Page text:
Read these 7 Binocular Camera Tips tips to make your life smarter, better, faster and wiser. Each tip is approved by our Editors and created by expert writers so great we call them Gurus. LifeTips is the place to go when you need to know about Binoculars tips and hundreds of other topics.
Another feature that has made the leap from digital cameras to binoculars with digital cameras is video capture. This is the ability to take mini-movie clips. You can usually record for about 30 seconds if the device has a pre-set shooting limit. If not, the memory will accept a total amount of seconds like 200. When taking video it is important to remember a couple of things:
- These files take up a lot of memory space so use sparingly
- The resolution is not like a high priced film camera so for best results use only in optimal light conditions.
- Check your computer to see if it has the right software for video playback.
A lot of amateur photographers will sometimes have that “if only I…” disposition when they look at the shots they took. They feel like once you snap, the image is set in digital stone. This is not true at all. There are all kinds of image correcting software available today. True, some of the higher end programs can cost a ton of dough. However, usually the digital camera and binocular camera companies will provide a very basic program free of charge. You can use it to change the size, correcting red eye. Even converting the photo to B&W or a sepia tone. So check what comes with your digital camera binoculars. If it does come with software make sure it is compatible with your computer. If it isn't, most of the time they will provide alternate software for other platforms on their website. Then you can download the one that works for you.
Possibly the one thing digital camera binoculars do not offer that most digital cameras have is a flash. This is due to the fact that day binoculars are useless at night. A second of brilliant light won't change that fact. Though, this means in any low light situation you will have problems taking pictures. So if you are going on a wilderness hike on a dark overcast day, bring along your digital camera for safe measure.
What's the fun of taking cool digital camera binocular photos if you can't share ‘em. The way this is accomplished is first transferring your photos to the computer. This can be done in two ways:
From the binoculars camera:
- This is done by attaching a USB cord from the binoculars to the computer.
Using a reader:
- If your camera has an SD or MMC card you can remove it and place in what's
called a reader. This reader will read and transfer all of your pictures on the card to the computer.
Either way is easy, though make sure your computer is running on the right platform before you attempt the transfer. It will usually work with a version of Windows or Mac OS, or both.
When buying a digital camera the first thing you probably look at is the megapixels. A pixel is a point on an image. The more you have the greater the detail quality of the photo. Most affordable digital cameras have a range of 3 to 8 megapixels. Whereas, most binocular cameras are pretty new to the market. On average their megapixel count is much lower. If you are emailing pictures to your dear old Aunt in Idaho, low megapixels doesn't matter too much. However, if she wants to print the picture then it's a different story. Anything under 1 megapixel will produce a broken up looking print. So if you do plan on saving decent digital photos to a traditional album you should try and at least aim for digital camera binoculars with 2.5 megapixels.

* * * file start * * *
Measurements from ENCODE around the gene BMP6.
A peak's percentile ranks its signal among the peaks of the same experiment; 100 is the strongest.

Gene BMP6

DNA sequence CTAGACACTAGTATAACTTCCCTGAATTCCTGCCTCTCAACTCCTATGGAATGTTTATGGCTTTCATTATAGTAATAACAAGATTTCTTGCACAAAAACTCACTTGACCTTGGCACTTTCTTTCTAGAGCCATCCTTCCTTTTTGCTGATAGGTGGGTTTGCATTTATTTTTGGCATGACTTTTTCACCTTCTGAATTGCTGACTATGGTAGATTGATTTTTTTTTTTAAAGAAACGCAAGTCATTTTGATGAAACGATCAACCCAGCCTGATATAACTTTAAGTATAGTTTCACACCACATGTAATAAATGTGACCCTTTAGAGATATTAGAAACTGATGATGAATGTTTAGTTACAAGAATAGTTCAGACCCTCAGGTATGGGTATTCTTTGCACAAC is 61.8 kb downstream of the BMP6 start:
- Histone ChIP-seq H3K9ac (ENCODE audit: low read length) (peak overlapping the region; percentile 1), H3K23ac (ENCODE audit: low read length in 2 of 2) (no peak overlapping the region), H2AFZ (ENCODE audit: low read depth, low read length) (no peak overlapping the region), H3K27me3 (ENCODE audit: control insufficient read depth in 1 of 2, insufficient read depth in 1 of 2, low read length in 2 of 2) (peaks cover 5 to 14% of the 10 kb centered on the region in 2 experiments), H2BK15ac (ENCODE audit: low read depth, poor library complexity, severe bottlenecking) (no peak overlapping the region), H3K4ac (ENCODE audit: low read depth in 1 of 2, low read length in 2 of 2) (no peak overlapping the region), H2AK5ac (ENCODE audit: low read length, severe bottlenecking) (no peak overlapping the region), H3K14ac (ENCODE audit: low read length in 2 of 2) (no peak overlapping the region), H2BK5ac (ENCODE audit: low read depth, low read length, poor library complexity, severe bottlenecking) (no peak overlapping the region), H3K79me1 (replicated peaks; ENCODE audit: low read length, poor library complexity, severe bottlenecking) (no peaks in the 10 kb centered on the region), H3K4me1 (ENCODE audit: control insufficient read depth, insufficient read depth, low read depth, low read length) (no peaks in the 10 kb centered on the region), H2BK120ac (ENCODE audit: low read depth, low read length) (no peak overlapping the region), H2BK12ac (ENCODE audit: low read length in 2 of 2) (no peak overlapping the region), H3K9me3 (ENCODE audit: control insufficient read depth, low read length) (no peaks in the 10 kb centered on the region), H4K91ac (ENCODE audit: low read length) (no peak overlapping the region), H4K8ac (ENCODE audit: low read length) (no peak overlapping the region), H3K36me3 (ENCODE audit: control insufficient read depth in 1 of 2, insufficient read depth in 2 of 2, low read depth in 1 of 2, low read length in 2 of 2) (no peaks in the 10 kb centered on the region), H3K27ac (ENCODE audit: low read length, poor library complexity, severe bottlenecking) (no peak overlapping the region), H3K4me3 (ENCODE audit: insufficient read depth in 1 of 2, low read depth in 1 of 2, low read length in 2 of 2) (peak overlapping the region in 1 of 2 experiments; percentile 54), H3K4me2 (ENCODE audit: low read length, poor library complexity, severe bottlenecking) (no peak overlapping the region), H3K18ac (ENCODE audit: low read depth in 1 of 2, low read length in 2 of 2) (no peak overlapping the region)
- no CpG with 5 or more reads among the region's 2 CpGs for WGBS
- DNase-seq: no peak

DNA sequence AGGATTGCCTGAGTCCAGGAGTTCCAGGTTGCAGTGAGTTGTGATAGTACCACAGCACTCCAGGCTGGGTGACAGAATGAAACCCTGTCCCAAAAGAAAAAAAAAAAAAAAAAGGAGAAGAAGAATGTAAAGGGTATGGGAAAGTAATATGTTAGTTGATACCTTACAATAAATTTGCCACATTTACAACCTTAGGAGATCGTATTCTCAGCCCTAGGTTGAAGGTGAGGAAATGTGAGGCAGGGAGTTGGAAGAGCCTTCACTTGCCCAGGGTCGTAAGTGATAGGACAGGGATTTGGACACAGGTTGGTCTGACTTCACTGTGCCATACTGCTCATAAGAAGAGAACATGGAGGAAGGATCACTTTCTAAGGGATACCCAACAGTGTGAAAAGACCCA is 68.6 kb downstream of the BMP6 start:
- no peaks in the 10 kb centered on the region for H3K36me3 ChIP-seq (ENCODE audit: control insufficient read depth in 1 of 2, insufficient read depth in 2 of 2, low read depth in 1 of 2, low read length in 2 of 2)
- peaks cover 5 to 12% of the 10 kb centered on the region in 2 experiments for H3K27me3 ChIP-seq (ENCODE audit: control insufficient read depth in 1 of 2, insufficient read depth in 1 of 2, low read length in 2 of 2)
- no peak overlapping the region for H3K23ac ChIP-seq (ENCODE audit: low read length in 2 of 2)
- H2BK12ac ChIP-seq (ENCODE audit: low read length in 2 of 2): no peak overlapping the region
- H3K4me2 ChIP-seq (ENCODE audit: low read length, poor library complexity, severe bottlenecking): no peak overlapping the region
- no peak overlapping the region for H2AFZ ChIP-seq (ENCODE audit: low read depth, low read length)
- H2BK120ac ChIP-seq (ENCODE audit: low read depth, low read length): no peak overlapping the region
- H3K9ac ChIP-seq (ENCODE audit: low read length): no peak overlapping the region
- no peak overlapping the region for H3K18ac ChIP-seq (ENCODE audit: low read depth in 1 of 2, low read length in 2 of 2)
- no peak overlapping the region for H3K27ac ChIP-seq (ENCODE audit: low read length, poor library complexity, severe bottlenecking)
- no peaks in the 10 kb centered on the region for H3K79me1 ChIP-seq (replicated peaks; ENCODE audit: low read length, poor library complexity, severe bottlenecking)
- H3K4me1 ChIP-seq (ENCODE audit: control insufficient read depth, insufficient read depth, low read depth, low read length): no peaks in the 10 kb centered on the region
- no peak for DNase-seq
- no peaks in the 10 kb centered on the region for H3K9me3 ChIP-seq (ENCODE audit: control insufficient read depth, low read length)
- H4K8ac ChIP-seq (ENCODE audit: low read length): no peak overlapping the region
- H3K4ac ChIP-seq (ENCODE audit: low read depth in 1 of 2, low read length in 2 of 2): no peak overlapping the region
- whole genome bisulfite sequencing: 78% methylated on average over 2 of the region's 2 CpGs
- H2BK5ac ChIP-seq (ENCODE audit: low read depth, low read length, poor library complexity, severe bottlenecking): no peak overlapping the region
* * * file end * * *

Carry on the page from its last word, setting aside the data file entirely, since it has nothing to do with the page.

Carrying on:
In nature, there are two camps you can place almost all of your photos into. Landscape and live subject. When it comes to a life subject (like an animal) the higher speed your digital camera binoculars can take pictures at the better. This will make sure you have a chance of not getting a furry blur. Landscape is a totally different story. Here you can take your time. Make sure you set up the shot just right. Since you might be taking this picture at a slower speed you should consider using a tripod. This will keep binoculars with digital cameras very steady for any amount of time you want. So you can adjust to your hearts content and not have to worry about your other hand cramping up.
If you think back hard enough you can remember the days before the digital camera revolution. When you would just look for the view finder, aim, and hope for the best. Thankfully digital cameras have what's called an LCD or Liquid Crystal Displays. They are extremely useful to any digital photographer. It essentially gives you a more accurate preview of what the picture will look like before you snap it. As digital binoculars with digital camera evolve they take on more of the characteristics of digital cameras. Which of course means sporting these handy LCD screens. If your digital camera binoculars has an LCD use it sparingly. If an LCD screen is constantly left on it will become a big drain on the battery.
|Sheri Ann Richerson|